It is important to consider the deployment of clean technologies—and of sustaining climate action more broadly—in terms of continued investment, progress, and long-term, high-quality job creation. Any enduring climate action requires lasting political support, and that requires constituents who will hold their leaders accountable—something far more likely if those same constituents have benefited, and will continue to benefit, from investments in a clean energy industry that supports American workers with high-quality union jobs. Seen in this light, the administration’s tariff actions are another step toward achieving this important end.

A clear contrast

The previous administration tried a trade approach that relied only on tariffs and corporate tax cuts, and it failed to solve the big problems facing domestic production. It did not truly reorient global supply chains away from China, nor did it rebuild American industrial might. By contrast, the Biden administration’s approach of coupling smart, strategic, targeted tariffs with actual investment in American industry is delivering enormous results.

The Biden administration’s industrial policy success is apparent in the scale of private sector investment flowing into American manufacturing for the first time in generations. To date, the investments made through the Infrastructure Investment and Jobs Act, the CHIPS and Science Act, and the IRA have spurred more than $860 billion in new private sector investment in American manufacturing, much of it supporting the transition to a cleaner, more resilient future. The U.S. manufacturing sector is expanding, modernizing, and growing more competitive by the day, creating a foundation of American industrial competitiveness that will pay dividends for years to come.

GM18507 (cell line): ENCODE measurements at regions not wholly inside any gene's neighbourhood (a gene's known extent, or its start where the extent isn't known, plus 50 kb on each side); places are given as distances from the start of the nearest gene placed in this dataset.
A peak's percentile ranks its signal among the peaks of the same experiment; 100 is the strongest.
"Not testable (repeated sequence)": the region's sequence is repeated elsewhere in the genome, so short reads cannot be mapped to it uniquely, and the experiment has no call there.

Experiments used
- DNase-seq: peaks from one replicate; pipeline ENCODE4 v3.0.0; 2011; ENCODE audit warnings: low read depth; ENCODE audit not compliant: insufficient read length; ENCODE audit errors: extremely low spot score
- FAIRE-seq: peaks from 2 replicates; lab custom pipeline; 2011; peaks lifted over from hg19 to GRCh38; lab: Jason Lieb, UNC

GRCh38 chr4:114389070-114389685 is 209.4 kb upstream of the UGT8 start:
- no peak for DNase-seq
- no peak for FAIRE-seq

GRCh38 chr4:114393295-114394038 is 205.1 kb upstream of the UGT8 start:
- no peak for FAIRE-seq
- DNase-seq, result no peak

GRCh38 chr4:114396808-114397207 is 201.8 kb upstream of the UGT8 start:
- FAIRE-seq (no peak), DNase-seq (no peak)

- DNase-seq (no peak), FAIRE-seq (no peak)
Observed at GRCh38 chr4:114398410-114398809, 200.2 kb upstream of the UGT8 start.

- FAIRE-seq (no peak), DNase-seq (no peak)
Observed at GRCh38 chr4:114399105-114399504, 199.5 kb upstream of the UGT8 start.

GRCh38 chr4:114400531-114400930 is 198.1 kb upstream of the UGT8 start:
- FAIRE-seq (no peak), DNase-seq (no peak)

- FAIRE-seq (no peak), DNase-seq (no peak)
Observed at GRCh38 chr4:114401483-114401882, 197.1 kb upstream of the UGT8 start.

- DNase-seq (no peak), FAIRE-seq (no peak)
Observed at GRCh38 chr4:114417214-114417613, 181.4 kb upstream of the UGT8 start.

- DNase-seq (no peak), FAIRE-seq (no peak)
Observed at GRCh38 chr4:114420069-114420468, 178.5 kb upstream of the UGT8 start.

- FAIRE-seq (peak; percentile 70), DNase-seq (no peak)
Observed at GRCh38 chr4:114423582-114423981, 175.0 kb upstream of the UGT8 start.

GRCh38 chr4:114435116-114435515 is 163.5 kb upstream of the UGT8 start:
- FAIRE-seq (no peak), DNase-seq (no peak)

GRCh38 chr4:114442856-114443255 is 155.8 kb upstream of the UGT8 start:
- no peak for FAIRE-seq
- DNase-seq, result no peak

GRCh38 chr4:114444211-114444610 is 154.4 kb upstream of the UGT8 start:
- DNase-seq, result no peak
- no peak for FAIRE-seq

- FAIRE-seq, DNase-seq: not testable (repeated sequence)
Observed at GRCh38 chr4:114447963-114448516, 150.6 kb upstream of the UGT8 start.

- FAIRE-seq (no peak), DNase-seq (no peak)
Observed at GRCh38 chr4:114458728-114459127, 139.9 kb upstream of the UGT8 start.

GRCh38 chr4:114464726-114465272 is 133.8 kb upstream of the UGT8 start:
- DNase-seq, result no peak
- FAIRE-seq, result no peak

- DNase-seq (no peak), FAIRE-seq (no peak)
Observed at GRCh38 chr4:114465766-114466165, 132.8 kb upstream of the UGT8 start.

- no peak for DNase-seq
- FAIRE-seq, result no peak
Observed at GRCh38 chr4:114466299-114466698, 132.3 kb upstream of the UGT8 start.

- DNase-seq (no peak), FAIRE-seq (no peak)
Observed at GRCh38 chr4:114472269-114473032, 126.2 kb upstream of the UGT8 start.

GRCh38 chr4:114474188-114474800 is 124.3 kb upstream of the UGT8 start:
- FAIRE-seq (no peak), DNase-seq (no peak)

The Biden administration’s investment agenda has helped to create nearly 800,000 new manufacturing jobs, and new factory construction has doubled—two metrics that fell under the previous administration. Private investment in U.S. manufacturing construction hit $225 billion in 2024, a record high even adjusting for inflation. Not coincidentally, the trade deficit with China is the lowest it has been in a decade.

As Rana Foroohar points out in the Financial Times, trade policy must adapt to the needs of the modern world—in this case, a world defined increasingly by climate change and an overreliance on China: “Saying so isn’t protectionist. It’s realistic.”

For years, President Biden has said, “when I hear ‘climate,’ I think ‘jobs’.” The administration has demonstrated again and again that it is possible for the United States to lead the world’s clean energy transition and deliver high-quality union jobs and opportunities for workers across the country. The tariff actions are yet another example of turning that pledge into reality.

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Ryan Mulholland

Senior Fellow, International Economic Policy

Mike Williams

Senior Fellow